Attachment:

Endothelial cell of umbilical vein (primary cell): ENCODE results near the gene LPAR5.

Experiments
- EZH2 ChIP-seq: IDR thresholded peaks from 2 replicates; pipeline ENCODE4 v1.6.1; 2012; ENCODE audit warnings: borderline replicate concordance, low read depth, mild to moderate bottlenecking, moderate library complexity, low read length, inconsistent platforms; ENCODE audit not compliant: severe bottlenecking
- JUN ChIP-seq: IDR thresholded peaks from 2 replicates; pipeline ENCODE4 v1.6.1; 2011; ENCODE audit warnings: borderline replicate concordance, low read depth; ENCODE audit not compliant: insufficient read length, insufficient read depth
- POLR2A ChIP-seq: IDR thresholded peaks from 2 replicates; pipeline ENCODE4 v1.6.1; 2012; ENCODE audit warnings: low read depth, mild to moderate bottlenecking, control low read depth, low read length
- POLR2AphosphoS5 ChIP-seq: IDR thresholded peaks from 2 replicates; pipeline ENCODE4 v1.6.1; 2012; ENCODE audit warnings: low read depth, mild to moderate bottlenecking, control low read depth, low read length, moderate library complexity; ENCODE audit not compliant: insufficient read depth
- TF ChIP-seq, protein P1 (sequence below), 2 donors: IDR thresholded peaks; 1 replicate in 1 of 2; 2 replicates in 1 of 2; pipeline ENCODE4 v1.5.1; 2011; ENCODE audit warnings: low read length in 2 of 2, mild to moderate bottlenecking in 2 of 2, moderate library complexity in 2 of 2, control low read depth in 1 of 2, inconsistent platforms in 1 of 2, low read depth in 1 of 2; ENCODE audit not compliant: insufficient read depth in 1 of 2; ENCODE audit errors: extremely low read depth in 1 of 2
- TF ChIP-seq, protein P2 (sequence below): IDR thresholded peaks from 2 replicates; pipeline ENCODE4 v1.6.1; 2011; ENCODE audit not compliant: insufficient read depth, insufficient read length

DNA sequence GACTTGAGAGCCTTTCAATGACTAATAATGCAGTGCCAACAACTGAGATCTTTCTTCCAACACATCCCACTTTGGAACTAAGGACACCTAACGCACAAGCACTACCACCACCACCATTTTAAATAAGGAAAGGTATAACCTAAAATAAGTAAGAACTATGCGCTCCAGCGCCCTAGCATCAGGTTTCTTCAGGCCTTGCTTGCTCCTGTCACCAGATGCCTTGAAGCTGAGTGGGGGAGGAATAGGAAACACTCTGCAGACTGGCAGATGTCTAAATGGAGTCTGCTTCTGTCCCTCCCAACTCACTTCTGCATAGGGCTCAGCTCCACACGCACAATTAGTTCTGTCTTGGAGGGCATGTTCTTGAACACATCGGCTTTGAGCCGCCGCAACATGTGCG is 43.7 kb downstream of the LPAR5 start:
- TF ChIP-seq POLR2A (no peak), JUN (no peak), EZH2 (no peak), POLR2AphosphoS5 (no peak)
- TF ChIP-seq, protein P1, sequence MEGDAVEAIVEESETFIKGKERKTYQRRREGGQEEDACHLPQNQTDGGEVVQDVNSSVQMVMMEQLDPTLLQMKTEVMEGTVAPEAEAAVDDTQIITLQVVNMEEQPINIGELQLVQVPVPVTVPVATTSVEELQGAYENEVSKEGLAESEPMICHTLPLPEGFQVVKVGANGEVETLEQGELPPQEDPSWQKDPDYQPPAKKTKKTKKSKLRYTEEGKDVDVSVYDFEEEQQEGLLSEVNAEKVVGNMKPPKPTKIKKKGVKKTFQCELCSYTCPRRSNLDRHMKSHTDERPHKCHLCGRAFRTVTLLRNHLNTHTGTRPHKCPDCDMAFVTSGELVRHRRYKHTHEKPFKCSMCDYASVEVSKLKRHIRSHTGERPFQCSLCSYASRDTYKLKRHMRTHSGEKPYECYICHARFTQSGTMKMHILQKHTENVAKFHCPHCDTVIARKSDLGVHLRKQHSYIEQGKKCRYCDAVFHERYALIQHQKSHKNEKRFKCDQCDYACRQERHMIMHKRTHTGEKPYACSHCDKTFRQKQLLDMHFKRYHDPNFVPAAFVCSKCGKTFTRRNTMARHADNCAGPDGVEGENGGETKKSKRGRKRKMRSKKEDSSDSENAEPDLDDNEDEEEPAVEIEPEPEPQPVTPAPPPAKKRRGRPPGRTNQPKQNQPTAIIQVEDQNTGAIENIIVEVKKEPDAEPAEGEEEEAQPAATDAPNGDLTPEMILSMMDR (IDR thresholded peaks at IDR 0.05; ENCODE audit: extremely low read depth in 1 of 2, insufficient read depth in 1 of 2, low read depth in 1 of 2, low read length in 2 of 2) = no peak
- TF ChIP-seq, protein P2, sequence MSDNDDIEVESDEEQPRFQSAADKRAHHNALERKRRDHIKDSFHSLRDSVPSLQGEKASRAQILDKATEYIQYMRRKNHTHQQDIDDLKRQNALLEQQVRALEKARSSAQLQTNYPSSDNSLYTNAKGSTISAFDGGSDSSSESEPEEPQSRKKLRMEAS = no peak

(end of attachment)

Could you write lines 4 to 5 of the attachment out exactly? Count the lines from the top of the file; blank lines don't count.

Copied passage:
- JUN ChIP-seq: IDR thresholded peaks from 2 replicates; pipeline ENCODE4 v1.6.1; 2011; ENCODE audit warnings: borderline replicate concordance, low read depth; ENCODE audit not compliant: insufficient read length, insufficient read depth
- POLR2A ChIP-seq: IDR thresholded peaks from 2 replicates; pipeline ENCODE4 v1.6.1; 2012; ENCODE audit warnings: low read depth, mild to moderate bottlenecking, control low read depth, low read length